But even considering all of that, my favorite example of the great editing in Jaws occurs right before the second shark attack. Martin Brody, a perfect “everyman” hero played by Scheider, is sitting on the beach, watching people swimming, with the knowledge that there could be a shark out there. As chief of police on Amity Island, he’s already tried to close the beaches but has been stopped by Mayor Vaughn (Murray Hamilton), who’s concerned about the town losing business from summer tourists. As Brody sits and watches, what follows is a series of in-camera wipes — the cuts in the sequence occur as beachgoers walk in front of the camera.
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Another effective moment occurs after Brody’s oldest son, Michael, is nearly attacked by the shark. Brody stares out at the ocean as the shot moves slowly from shore to sea; he knows in that moment that he’ll have to take to the water in order to defeat the shark.
As Brody, marine biologist Matt Hooper (Dreyfuss), and hired fisherman Quint (Shaw) begin their journey out of the harbor on Quint’s boat, we watch through a window from inside the fisherman’s residence. The departing boat is framed within the jaws of a shark that are hanging on display.
I’d be remiss if all I talked about was the tension, not the wonderful character moments: Brody making faces with his youngest son at the dinner table while his wife, Ellen (Lorraine Gary), looks on; Quint’s speech about the USS Indianapolis, perfectly delivered by Shaw; the men bonding on the boat by getting drunk and showing off their scars; and Mayor Vaughn’s breakdown in the hospital, where he tearfully confesses to Brody, “My kids were on that beach too,” demonstrating that he’s a real person, not just a one-dimensional bad guy whose only purpose in the story is to keep the beaches open.
Regular Revival House readers know me as the film-music freak that I am, so here follows the obligatory John Williams paragraph. The shark theme, of course, is iconic — ever since 1975, by humming only two notes, a person can instantly convey “shark.” But aside from that, I’ve always admired that there are no false alarms in the score. When the main theme is playing, the shark is near, but the music never leads us to believe the shark is near when it’s not — and Jaws offers plenty of opportunities for Williams to attempt to fool the audience. This restraint in the scoring gears us up for later because now we’re conditioned to not expect the shark when there’s no music, leading to one of the film’s finest moments when the creature makes its first appearance at sea. Brody grumbles to his shipmates, “Come on down and chum some of this shit,” as the shark emerges from the water, but there’s no music leading up to this moment, thus it becomes one of the greatest scares in the movie.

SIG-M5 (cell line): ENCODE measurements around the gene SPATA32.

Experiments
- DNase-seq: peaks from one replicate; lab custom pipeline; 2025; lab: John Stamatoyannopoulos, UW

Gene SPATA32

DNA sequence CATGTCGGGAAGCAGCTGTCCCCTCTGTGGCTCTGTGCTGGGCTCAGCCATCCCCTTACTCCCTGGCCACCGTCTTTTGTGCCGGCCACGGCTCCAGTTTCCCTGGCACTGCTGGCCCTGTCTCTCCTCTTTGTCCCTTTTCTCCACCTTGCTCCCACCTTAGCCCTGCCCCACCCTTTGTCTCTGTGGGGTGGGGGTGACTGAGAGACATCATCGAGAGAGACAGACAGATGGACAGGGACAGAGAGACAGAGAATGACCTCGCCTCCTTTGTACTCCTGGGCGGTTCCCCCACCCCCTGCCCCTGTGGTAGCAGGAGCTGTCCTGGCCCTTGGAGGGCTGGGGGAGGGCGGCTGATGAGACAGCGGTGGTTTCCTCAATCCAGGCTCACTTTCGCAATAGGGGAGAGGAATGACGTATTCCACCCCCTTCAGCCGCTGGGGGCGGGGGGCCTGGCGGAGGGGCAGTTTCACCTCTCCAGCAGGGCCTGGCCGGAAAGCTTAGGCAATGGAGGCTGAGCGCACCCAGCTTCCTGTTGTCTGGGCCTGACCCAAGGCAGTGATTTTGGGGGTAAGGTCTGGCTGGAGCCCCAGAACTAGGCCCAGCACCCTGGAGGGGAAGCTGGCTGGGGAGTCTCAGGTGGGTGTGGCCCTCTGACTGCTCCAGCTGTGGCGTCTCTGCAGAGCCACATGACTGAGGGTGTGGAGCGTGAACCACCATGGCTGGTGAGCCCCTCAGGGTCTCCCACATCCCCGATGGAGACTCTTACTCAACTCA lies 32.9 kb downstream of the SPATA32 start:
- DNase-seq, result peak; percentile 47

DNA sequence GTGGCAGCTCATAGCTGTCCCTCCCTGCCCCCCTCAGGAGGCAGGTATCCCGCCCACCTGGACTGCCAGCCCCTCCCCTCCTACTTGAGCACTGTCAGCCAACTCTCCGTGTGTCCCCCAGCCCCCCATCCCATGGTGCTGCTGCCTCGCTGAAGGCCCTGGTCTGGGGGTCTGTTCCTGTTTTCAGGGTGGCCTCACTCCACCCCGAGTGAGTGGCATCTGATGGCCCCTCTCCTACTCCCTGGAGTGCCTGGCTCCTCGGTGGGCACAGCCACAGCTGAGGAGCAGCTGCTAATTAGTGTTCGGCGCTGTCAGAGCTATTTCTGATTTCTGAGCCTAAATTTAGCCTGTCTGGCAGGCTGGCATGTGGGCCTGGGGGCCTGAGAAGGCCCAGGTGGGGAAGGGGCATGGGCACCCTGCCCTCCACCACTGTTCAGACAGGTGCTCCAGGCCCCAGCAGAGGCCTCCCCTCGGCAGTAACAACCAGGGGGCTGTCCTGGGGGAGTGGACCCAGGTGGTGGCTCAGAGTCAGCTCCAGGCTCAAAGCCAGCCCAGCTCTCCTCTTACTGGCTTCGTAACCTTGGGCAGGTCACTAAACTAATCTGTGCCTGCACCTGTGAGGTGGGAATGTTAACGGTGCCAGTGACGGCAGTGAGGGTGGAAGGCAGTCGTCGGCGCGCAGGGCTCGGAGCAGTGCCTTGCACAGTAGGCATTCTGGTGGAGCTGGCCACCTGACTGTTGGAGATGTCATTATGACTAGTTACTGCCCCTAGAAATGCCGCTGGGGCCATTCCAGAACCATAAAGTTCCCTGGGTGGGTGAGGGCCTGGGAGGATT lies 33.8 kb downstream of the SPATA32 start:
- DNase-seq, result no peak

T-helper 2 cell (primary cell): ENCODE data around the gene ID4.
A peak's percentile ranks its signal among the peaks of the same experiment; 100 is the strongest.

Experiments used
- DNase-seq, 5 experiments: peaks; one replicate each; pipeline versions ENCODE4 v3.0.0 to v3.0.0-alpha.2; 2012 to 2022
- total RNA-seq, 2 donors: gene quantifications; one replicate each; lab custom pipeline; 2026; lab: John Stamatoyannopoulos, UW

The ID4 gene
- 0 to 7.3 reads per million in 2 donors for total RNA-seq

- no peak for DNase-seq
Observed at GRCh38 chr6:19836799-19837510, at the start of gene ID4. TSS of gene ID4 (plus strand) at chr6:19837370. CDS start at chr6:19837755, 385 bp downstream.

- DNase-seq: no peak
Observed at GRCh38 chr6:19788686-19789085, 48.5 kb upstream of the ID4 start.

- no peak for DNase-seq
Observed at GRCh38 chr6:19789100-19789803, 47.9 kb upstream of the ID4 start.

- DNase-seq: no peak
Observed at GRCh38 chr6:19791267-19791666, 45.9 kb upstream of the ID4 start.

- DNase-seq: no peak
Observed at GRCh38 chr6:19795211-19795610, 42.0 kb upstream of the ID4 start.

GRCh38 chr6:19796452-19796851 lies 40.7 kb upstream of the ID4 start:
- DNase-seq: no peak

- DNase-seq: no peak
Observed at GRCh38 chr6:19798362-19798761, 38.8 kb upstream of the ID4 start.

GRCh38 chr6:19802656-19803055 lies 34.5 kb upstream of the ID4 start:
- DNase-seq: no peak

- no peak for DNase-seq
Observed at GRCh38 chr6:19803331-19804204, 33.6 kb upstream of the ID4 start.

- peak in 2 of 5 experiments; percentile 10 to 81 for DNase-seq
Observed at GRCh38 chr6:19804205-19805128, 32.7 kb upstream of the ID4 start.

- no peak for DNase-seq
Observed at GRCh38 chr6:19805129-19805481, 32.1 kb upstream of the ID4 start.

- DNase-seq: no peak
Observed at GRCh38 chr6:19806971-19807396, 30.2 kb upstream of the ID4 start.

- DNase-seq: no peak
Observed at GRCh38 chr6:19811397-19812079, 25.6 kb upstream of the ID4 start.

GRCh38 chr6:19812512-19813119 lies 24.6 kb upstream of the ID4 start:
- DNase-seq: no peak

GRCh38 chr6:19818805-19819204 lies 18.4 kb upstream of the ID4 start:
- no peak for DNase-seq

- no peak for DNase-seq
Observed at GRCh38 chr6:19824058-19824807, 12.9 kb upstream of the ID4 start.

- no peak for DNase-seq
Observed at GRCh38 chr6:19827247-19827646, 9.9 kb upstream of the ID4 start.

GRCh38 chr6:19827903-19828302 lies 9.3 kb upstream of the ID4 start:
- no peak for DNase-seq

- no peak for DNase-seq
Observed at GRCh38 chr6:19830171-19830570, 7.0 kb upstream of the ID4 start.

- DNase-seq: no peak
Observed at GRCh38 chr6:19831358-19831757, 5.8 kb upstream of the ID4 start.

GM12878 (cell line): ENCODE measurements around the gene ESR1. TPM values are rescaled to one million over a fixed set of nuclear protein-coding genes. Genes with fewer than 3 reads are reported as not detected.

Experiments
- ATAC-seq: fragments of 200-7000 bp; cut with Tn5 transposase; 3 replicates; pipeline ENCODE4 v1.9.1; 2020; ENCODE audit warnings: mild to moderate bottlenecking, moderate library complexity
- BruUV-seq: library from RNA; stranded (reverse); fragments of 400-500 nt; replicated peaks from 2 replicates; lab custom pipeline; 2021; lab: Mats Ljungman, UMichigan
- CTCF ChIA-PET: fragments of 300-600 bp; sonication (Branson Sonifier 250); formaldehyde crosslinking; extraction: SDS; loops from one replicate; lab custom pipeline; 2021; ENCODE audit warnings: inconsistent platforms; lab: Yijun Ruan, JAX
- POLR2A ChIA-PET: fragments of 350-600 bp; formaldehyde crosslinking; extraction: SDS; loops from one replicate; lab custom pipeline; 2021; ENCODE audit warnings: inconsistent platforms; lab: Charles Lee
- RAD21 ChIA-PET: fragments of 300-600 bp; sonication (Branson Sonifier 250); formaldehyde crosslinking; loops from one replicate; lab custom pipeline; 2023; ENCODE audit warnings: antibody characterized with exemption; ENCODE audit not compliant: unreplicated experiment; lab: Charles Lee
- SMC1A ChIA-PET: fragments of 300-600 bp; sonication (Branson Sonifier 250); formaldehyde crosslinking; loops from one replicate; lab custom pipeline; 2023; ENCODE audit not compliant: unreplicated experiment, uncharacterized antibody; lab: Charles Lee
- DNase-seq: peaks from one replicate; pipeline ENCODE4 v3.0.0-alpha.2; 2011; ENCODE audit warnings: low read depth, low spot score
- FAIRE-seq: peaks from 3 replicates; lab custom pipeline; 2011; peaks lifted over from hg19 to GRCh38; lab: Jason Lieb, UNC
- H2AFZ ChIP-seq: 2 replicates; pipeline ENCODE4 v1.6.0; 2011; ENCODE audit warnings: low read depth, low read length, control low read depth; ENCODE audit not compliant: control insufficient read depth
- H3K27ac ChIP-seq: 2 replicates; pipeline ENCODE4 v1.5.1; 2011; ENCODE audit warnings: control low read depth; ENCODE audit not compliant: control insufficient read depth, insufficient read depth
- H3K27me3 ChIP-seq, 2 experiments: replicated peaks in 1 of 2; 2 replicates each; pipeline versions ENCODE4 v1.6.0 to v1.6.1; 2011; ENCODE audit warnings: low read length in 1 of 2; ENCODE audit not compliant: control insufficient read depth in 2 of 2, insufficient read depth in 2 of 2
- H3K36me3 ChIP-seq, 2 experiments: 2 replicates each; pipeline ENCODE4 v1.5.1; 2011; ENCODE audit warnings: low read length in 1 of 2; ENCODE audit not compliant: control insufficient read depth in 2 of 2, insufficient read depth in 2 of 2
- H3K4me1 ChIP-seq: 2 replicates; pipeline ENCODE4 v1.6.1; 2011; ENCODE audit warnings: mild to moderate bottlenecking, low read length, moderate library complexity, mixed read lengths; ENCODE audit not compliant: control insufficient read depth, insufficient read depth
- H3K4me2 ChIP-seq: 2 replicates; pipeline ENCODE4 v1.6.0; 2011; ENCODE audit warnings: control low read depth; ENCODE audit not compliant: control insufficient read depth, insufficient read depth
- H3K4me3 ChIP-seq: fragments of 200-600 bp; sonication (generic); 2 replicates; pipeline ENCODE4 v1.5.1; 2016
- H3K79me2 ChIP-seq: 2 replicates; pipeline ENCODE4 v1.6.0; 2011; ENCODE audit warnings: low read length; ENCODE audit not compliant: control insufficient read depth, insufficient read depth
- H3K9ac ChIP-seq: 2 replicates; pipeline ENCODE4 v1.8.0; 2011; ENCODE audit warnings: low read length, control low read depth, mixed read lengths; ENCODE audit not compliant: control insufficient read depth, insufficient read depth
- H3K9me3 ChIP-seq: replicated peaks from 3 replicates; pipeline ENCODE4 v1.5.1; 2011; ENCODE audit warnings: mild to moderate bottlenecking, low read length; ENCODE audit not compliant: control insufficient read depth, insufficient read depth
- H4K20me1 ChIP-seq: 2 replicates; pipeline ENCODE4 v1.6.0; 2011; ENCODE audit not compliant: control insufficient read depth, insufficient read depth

Jaws was the first film to gross $100 million in the U.S., and was the top-grossing movie of all time until it was dethroned by Star Wars two years later. It also encouraged the studios to release their bigger-budget action movies on as many screens as possible during the summer, a trend that continues to this day.
Tom Hanks joked at the 1995 American Film Institute tribute to Steven Spielberg that in the summer of ’75 movie theaters weren’t equipped to handle the crowds who lined up outside the box office for Jaws, and that one of Spielberg’s many contributions to the film industry is the line that’s marked “For ticket holders only.”
So thanks indeed, Mr. Spielberg. Thanks for the head, the tail, the whole damn thing.